The stunning avalanche of action set in motion by the U.S. Supreme Court's inaction on same-sex marriage last week shows just how quickly this country can change.
So why, nearly fifty years after Colorado became the first state in the union to legalize abortion, have we not put this equally sticky issue to bed? Why are we watching Republican gubernatorial candidate Bob Beauprez play doctor, telling us that an IUD is abortifacient (when an actual doctor will tell you that while an IUD is a very effective form of birth control, it does not induce abortions) and listening to Senate candidate Cory Gardner, that randy Republican, talk about how he picked up birth-control prescriptions for his wife (not IUDs, clearly...and not that many prescriptions, either, judging by the size of his expanding family) while sidestepping the fact that he's pushed federal Personhood laws?
Has any other issue in this country had such a lengthy labor?
See also: Look Who's Mad at Dick Lamm Now!
If the U.S. Supreme Court determined more than four decades ago with its Roe v. Wade decision that abortions are part of a woman's fundamental right to privacy, why does this fight continue to be so very public?
Dick Lamm was a brand-new legislator representing a largely Catholic district when he brought up the hot topic of abortion in the Colorado General Assembly. "I thought I was committing political suicide," Lamm recalls. "I introduced that bill about six weeks into stepping into the state legislature. I was not at all looking to a political career -- but look at what I was really risking."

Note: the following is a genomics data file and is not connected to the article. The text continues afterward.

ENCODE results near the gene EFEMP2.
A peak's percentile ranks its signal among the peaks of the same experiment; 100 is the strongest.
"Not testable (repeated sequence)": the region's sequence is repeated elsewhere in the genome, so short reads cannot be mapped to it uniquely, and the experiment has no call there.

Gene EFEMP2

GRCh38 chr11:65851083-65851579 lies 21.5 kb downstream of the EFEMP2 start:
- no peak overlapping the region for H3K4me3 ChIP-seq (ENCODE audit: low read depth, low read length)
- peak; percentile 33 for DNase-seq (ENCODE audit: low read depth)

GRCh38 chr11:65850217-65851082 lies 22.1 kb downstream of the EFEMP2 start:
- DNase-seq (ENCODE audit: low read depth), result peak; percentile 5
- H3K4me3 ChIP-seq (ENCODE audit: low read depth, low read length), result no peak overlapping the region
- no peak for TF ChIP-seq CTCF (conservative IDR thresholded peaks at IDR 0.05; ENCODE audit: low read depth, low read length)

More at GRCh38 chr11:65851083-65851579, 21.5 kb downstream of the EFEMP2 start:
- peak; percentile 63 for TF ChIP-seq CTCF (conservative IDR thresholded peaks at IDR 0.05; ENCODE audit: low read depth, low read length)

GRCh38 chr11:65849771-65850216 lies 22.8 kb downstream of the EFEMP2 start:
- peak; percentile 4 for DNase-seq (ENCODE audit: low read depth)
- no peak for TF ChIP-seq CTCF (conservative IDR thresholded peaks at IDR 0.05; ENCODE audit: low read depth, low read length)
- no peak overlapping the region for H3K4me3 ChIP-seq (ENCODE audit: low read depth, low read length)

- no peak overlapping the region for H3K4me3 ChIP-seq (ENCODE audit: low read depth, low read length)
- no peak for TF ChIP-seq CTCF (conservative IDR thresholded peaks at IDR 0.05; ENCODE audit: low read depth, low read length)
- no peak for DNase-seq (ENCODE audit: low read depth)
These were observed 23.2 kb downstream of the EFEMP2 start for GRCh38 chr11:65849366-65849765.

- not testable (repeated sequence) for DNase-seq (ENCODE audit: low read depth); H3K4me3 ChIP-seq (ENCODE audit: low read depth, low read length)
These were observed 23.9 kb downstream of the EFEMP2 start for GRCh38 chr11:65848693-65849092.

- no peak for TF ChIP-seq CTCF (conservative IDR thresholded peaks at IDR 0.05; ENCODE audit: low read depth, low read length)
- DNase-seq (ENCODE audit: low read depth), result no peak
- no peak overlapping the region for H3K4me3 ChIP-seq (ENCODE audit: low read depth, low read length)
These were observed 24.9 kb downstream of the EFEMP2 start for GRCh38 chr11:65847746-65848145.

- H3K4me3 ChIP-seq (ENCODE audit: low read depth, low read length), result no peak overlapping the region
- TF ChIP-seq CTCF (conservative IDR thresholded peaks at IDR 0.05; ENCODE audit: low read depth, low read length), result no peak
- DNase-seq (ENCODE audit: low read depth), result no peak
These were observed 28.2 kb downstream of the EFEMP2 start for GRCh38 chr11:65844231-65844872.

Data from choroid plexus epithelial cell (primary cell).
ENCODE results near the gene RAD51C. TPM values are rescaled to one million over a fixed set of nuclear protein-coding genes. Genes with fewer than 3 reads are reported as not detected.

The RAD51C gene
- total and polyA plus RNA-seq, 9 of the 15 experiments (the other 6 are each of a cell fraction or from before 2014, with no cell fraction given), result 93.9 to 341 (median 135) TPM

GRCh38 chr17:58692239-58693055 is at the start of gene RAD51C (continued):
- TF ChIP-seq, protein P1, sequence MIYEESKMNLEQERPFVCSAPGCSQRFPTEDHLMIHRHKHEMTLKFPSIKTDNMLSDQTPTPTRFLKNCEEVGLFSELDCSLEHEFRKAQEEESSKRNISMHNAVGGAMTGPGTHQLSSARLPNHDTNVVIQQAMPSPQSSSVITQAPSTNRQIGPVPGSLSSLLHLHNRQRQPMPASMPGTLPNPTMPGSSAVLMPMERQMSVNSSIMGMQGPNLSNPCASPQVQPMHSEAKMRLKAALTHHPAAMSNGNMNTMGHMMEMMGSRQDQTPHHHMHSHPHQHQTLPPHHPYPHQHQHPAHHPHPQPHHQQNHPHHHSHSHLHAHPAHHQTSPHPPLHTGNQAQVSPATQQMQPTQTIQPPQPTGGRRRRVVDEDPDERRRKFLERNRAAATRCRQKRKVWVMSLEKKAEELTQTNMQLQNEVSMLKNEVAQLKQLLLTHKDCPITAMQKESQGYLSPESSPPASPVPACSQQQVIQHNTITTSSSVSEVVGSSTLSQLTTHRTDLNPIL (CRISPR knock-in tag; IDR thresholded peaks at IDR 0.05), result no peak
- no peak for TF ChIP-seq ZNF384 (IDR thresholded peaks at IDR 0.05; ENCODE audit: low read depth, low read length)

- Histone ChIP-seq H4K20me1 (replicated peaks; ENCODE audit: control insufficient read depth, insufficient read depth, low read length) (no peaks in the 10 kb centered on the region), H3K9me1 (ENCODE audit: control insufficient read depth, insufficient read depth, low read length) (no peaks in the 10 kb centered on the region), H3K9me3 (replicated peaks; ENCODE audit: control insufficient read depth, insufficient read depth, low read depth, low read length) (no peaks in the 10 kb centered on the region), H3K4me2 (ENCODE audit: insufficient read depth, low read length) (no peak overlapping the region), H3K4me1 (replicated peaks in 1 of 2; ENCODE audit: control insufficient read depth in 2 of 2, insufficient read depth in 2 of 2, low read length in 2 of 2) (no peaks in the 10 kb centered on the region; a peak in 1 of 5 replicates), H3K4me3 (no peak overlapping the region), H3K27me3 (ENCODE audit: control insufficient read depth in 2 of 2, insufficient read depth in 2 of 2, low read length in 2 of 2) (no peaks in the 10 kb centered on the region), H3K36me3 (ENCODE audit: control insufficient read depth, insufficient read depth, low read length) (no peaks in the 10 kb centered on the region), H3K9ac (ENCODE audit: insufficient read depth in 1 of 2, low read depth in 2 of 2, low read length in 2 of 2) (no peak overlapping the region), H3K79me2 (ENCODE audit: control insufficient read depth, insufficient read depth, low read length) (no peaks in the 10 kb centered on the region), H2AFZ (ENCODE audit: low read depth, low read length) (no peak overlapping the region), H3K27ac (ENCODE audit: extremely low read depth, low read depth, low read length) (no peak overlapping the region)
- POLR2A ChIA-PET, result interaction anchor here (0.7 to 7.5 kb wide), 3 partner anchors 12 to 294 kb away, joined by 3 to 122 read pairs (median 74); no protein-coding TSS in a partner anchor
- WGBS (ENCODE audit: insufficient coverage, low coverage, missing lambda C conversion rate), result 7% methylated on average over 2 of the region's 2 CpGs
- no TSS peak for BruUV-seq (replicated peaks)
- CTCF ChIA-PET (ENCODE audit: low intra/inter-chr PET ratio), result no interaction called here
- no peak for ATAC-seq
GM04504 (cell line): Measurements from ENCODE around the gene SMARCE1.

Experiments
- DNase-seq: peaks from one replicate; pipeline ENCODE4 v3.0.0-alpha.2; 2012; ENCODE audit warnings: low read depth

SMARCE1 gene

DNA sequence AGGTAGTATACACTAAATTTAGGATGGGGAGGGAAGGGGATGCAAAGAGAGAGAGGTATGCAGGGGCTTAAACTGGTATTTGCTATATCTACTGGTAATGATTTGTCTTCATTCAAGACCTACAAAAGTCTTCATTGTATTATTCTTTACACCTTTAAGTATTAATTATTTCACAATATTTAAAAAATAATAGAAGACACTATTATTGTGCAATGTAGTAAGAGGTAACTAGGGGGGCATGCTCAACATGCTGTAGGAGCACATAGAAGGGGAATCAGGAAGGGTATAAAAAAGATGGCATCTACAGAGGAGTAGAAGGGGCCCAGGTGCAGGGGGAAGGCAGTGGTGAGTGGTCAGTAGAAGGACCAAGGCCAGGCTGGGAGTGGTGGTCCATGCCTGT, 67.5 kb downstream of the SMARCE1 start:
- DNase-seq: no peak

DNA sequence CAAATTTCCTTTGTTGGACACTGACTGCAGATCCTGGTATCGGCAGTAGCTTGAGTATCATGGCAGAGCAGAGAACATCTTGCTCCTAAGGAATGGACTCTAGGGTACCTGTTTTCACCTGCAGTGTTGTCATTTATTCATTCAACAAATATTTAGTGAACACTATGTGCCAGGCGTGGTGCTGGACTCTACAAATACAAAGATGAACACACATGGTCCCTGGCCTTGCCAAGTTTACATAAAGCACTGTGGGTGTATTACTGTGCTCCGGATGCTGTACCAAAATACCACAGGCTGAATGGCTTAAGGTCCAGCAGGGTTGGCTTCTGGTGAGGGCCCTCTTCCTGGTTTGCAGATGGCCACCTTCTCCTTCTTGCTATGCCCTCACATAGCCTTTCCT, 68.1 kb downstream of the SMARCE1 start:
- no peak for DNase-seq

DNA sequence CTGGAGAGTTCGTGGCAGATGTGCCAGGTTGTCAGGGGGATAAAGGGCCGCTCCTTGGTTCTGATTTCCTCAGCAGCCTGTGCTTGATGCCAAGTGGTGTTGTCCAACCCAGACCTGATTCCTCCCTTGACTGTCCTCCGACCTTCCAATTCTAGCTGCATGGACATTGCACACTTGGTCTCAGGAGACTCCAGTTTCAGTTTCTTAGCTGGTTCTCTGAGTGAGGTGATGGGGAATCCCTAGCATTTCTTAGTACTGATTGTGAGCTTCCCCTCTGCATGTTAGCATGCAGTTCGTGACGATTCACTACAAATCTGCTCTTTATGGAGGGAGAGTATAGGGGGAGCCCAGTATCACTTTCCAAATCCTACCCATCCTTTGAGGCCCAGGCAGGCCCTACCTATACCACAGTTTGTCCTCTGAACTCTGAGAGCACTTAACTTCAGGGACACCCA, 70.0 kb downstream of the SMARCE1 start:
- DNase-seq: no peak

What the accountant/attorney was risking turned out to be a major political career that changed the future of this state, with three terms as Colorado governor, a quixotic run for president as the Reform Party's candidate in 1996, and now senior-statesman status at the University of Denver, where, as co-director of the Institute for Public Policy Studies, Lamm continues to talk about tough topics and hard choices.
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He got interested in the tough topic of abortion back in 1963, when he and new wife Dottie were in Peru and learned that a local Catholic priest was distributing condoms to his congregation: Although birth control was against the Church's teachings, it was better than the botched abortions that were filling local hospital beds, the priest told them. Lamm knew that illegal abortions were being done in this country, too, and when he returned to Denver, he decided it was time to bring the practice out into the open -- and under the protection of the law.
With the bill that Lamm pushed through a Republican-controlled legislature, an abortion still required the consent of a woman's parents or spouse and a three-doctor panel -- but for the first time, the procedure could be done safely and legally in this country, right here in Colorado. After Republican governor John Love signed that bill into law in 1967, Time magazine featured Lamm in a story on hot-button political issues, and he testified in a half-dozen states that were considering similar legislation, including New York. "I was a symbol of someone who touched fire and survived," he remembers.